It reminds us who and where we are, it lives like a heart shape, like a jar that we hand to others and ask, “Can you open this for me?”
We always get the same answer: “Not without breaking it.”
More often than sometimes, I say go for it.


Shane Koyczan, More Often Than Sometimes

Listen to the poem here

Where by Shane Koyczan

The world’s first doctor was a mother.

Who diagnosed her patients asking the question,

“Can you show me where it hurts?”

And we staged sold-out concerts singing our pain as if the melody itself could explain the cure

Medicine’s first prescription was a kiss.

This is still practiced today.

Practiced on the scrapes of children who play just a little too hard,

Once-broken skin now scarred and worn as a medal of bravery

We paid our hospital bills with our hearts;

Our medical charts read like apologies: please accept these simple words as payment.

But we did not yet know the words ‘I love you’

Our first attempt was an invention, it sounded a lot like,

'Thank you’.

The heart became a metaphor.

If our body said enough, our hearts roared 'more’.

The heart became the core of our spirit, the seat of our emotion,

Currents and undertows of passion swelling within an ocean of feeling

We cast out our dreams and begin reeling in our desires;

Our heartstrings were wires trolling for love

I’ve known those who wear their heart like a boxing glove, ready to knock out each next contender

To render them weak-kneed and falling

Corners calling for timeouts as each fan rises to their feet and shouts

'Get up’.


But what happens when there’s no fight left?

When the heart is bereft of the will it takes to continue beating,

When the beats begin cheating, skipping like a bro-broken record, like a bro-bro skipping like-like a bro-broken re-record ski-skipping l-like a b-broken re-rec-record like a broken record.

And the volume falls from a yell to a whisper, a murmur.

Each beat less sure than the last; each silence a vast expanse where echoes hold no lease

Where rhythms police themselves, arresting the unfamiliar as if they were the usual suspects

How man times did love become subtext to stories that started with the question,

'Can you show me where it hurts’?

And how many times did we point to bruises or skinned knees

How many times did we beg please, please make it better.

This poem is brought to you by the question why.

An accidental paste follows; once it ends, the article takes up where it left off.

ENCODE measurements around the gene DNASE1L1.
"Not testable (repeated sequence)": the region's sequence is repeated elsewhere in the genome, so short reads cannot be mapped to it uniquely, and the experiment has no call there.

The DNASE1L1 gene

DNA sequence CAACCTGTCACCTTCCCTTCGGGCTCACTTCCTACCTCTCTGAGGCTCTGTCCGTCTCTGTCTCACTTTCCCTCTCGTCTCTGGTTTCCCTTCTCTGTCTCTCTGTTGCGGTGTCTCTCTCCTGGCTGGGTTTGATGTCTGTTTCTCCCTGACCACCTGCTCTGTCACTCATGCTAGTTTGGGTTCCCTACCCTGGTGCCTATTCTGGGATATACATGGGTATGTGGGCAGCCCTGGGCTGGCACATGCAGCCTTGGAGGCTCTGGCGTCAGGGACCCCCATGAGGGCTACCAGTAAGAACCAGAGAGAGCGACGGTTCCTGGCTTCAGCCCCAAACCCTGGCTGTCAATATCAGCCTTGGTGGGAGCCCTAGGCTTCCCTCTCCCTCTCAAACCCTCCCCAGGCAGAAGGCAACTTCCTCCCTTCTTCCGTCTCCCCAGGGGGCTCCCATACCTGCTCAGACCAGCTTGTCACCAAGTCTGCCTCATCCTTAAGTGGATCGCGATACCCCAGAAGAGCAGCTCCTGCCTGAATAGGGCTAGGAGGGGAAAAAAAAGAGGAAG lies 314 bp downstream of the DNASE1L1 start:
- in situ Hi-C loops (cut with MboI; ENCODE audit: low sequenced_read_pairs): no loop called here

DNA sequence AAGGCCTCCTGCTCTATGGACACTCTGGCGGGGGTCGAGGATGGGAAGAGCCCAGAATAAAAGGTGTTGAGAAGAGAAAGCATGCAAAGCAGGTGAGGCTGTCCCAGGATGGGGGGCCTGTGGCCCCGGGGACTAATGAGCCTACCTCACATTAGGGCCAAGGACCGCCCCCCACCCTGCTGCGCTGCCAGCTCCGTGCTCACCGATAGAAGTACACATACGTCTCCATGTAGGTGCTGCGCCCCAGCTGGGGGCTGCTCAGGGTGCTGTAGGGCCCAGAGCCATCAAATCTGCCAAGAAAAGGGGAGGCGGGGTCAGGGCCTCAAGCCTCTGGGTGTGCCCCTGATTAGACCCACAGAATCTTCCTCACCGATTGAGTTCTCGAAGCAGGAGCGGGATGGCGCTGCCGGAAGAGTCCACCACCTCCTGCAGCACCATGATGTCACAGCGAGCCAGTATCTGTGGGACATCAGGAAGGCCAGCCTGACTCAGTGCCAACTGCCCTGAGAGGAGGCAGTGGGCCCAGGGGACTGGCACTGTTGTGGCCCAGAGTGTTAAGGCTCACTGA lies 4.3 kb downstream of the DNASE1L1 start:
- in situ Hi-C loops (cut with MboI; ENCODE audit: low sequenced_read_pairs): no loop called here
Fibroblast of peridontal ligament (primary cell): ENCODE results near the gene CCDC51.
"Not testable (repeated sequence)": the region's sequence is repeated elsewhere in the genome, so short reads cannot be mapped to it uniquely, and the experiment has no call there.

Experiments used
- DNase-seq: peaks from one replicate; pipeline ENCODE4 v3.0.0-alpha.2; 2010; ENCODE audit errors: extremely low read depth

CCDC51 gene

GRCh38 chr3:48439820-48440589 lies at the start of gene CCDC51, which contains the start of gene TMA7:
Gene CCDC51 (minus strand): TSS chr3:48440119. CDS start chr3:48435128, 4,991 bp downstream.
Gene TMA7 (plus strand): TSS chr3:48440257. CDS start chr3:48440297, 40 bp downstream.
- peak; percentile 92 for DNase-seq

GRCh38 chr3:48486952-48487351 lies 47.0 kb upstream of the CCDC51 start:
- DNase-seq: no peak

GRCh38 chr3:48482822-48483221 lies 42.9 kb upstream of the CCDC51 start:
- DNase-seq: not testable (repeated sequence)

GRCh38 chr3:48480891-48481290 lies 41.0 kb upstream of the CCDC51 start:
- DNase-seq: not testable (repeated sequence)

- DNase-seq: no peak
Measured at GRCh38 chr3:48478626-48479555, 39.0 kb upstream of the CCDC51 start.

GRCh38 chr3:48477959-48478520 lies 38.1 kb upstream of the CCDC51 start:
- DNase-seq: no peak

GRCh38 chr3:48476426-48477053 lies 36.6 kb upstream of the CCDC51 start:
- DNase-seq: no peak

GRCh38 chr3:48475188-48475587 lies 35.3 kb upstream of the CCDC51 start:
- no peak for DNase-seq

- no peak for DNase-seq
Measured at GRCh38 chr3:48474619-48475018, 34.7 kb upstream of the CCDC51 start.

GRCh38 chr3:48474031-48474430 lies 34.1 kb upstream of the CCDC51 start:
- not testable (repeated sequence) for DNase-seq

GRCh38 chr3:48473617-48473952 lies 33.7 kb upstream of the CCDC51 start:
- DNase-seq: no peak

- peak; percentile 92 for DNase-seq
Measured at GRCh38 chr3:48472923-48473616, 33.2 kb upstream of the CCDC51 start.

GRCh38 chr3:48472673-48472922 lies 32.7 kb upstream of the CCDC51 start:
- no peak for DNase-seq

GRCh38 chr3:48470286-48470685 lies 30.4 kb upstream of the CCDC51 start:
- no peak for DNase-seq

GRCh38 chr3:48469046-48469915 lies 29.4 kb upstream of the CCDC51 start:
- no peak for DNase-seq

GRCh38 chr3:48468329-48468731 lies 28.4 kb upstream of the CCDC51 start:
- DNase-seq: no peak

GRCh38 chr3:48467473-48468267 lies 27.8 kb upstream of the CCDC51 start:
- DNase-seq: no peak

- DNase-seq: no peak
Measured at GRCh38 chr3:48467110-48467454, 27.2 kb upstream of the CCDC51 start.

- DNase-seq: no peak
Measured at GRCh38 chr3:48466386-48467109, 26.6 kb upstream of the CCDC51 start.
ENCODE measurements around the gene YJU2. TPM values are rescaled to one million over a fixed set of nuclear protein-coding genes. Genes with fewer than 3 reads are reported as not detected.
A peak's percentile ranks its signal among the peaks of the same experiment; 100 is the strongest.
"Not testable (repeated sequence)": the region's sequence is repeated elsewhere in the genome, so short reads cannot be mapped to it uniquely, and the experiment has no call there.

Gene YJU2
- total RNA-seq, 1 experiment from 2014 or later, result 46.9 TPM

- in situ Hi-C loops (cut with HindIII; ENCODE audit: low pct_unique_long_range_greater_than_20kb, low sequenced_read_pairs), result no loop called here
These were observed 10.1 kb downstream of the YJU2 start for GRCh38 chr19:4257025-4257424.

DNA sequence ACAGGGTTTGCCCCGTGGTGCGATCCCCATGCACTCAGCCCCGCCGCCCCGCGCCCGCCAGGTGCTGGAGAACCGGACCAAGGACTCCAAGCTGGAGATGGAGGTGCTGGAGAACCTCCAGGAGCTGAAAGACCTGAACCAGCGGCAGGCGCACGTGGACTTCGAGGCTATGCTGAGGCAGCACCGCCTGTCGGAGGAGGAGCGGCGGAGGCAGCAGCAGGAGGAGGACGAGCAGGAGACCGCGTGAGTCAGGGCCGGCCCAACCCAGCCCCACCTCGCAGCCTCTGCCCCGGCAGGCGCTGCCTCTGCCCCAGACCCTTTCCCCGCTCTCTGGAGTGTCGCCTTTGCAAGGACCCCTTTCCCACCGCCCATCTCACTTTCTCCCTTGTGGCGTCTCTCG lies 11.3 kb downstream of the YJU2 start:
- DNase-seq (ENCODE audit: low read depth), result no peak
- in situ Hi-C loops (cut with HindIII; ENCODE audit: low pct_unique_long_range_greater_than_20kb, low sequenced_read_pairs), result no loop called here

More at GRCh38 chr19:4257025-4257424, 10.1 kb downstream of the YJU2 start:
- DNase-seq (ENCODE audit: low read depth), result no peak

Why is 'where’ a less important question?

Where does it hurt?

Why have we been stacking how upon how, like now when we’ve asked how many mothers?

How many aunts and sisters

How many daughters and cousins

How many grandmothers?

How many others hold their hearts and their throats, choking on last goodbyes and not knowing what to say?

How many fathers pray for hope?

How many sons cannot comfort brothers who cannot cope with the loss of those who give them life?

How many husbands will lose a wife this year?

How many?

It is not a number we wish to know.

We throw our love at death, hoping that through an act of sheer will we can make it not true.

I’ve known men willing to do anything just for a chance to bring you a tomorrow.

Boys would gladly borrow false hope if it meant that just for a moment they could believe everything will be okay.

Uncles who stay at the bedside of nieces,

Mothers who collect the pieces of their daughters’ broken hearts,

And build cathedrals of stained glass, begging light to pass through this moment to keep the shadows at bay for just a few seconds longer.

I have witnessed no heart stronger than those that weeped openly at the altars of love, family, and friendship.

We grip at our hearts not out of sympathy, not out of pity or charity. We grip at our chests because this is where we care from.

Each heart is a drum beating from underneath the concert hall of skin and bone, and as one lone drum sets for us the tempo, all of us echo in harmony.

We grip at our chests and sound off like a symphony of red alerts

It is a show of solidarity.

This is where it hurts.


The fool loves completely.

He stands with arms wide open, hoping to give away hugs for free.

He does not consider this work, he believes this is necessary.

Believes someone has to put a positive spin on the term arms dealer.

So he gives out hugs for free.

Keep reading


To This Day Project -  Shane Koyczan

Watch on theamberskies.tumblr.com

Instructions For A Bad Day - Shane Koyczan.

In my personal opinion, this spoken word poem is one of the most important things I’ve ever listened to and I wish I could scream about it’s existence from the rooftops.

Send this to someone having a bad day.

Send this to someone having a good day.

Send this to a friend.

A family member.

A classmate, a teacher, a coworker, your local mail carrier, anyone.

Sit down without a distraction and just listen.

Just listen.


Instructions for a Bad Day by Shane Koyczan